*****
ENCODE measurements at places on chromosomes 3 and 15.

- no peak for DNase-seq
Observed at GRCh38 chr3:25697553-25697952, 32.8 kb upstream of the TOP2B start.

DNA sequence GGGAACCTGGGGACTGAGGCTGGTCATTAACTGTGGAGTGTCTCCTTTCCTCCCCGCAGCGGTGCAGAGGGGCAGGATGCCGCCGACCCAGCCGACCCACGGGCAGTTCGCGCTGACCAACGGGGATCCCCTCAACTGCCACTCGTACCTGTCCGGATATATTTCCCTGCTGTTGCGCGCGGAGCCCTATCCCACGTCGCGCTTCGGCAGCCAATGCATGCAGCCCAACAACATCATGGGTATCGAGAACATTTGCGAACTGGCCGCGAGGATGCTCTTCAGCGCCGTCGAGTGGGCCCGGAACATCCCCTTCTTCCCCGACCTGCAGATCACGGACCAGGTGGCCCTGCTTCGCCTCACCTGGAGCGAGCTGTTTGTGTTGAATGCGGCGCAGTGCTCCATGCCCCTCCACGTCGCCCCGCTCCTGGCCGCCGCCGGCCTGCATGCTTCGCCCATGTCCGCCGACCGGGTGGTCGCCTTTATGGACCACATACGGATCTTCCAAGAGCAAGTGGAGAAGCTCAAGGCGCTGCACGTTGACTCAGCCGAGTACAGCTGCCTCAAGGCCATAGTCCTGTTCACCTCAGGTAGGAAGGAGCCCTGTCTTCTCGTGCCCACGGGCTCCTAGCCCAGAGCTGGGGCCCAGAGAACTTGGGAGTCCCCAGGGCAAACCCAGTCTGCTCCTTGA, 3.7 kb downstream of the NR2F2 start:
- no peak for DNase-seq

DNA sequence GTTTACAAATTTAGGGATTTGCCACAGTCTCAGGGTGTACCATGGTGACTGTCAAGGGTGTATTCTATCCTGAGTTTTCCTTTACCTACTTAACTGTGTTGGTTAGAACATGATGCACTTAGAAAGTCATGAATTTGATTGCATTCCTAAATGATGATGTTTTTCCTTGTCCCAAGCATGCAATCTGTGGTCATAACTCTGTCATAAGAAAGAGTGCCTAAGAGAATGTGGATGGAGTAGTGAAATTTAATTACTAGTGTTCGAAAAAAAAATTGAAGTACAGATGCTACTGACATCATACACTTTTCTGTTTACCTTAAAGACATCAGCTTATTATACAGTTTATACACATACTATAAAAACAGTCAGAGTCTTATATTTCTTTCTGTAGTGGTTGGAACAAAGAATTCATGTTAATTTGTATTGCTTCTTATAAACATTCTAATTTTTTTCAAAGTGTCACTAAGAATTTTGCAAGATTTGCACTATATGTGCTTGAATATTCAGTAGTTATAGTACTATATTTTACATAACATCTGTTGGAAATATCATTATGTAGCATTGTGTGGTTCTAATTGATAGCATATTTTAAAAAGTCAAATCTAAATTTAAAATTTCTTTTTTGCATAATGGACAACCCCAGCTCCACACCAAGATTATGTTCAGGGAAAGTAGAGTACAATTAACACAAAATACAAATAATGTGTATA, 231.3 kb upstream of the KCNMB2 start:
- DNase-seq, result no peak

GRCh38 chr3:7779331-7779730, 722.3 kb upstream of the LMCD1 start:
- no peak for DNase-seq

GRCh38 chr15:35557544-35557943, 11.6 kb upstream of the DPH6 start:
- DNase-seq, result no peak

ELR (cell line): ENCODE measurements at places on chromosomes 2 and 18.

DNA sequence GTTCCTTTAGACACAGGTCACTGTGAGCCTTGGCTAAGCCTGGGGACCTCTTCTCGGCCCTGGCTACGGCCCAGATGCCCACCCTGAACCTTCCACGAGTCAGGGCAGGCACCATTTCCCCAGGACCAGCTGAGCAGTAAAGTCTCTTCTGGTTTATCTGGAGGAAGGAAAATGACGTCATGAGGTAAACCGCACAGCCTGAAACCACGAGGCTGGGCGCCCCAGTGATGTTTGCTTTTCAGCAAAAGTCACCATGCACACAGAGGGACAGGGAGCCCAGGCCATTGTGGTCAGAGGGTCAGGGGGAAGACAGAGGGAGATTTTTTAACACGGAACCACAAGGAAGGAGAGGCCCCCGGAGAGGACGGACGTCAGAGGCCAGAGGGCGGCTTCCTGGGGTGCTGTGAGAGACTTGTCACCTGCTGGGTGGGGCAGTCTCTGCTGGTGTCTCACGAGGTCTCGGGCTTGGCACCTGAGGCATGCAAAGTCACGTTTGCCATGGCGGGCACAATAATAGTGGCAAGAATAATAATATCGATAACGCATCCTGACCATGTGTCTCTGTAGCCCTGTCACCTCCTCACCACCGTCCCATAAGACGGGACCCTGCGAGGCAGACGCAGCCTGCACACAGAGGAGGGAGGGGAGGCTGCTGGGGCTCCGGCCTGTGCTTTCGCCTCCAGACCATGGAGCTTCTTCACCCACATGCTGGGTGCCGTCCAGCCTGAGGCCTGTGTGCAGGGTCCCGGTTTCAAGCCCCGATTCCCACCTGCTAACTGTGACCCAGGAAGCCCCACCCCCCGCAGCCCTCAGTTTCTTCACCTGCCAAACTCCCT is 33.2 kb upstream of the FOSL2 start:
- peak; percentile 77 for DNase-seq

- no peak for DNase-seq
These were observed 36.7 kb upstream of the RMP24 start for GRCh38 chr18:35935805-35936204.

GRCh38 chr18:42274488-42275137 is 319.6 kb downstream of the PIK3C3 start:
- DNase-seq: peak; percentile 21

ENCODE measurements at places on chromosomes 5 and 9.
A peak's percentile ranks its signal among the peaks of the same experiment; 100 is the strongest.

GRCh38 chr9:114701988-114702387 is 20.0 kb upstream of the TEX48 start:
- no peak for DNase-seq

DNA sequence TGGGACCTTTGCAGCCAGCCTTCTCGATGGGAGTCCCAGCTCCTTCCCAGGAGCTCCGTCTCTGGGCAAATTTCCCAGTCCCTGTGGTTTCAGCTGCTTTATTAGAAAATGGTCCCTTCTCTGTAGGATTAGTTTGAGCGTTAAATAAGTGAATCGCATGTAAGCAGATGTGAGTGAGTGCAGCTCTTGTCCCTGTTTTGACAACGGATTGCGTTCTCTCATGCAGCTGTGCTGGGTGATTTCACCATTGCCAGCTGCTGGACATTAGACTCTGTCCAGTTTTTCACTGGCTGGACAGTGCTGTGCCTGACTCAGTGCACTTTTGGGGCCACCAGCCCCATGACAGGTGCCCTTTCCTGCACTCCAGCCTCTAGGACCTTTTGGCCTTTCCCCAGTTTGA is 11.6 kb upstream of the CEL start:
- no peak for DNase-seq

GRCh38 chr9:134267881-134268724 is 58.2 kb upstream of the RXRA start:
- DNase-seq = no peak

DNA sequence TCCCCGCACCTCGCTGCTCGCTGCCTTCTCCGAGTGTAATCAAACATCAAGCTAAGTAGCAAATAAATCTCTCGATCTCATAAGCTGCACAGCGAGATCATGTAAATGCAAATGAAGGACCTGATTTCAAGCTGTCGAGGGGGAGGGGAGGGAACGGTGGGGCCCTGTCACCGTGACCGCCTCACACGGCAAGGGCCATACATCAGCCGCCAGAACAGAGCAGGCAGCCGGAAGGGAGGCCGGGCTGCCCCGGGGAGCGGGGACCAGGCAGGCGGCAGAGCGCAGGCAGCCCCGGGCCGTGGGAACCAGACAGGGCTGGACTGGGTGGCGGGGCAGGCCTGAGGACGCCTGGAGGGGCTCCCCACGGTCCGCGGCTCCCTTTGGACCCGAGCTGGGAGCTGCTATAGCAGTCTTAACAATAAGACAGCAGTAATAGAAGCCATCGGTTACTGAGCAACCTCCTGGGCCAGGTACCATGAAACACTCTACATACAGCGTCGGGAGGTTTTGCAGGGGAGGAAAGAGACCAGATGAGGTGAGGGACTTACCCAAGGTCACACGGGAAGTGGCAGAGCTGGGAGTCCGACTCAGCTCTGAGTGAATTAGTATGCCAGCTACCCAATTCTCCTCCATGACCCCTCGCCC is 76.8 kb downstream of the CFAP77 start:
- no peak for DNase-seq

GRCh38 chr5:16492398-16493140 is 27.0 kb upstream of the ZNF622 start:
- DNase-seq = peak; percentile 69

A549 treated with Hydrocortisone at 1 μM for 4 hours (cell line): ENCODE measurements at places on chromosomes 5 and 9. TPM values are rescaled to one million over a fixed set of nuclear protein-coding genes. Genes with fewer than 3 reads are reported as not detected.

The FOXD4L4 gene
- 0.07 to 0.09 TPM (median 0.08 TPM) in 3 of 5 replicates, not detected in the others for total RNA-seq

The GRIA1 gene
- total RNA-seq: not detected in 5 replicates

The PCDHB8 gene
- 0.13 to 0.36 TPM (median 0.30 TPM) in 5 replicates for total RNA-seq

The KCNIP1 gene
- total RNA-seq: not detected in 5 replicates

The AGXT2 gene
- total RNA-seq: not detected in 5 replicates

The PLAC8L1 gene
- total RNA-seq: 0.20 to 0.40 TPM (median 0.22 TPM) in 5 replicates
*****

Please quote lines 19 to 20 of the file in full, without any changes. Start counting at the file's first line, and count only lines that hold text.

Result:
ENCODE measurements at places on chromosomes 5 and 9.
A peak's percentile ranks its signal among the peaks of the same experiment; 100 is the strongest.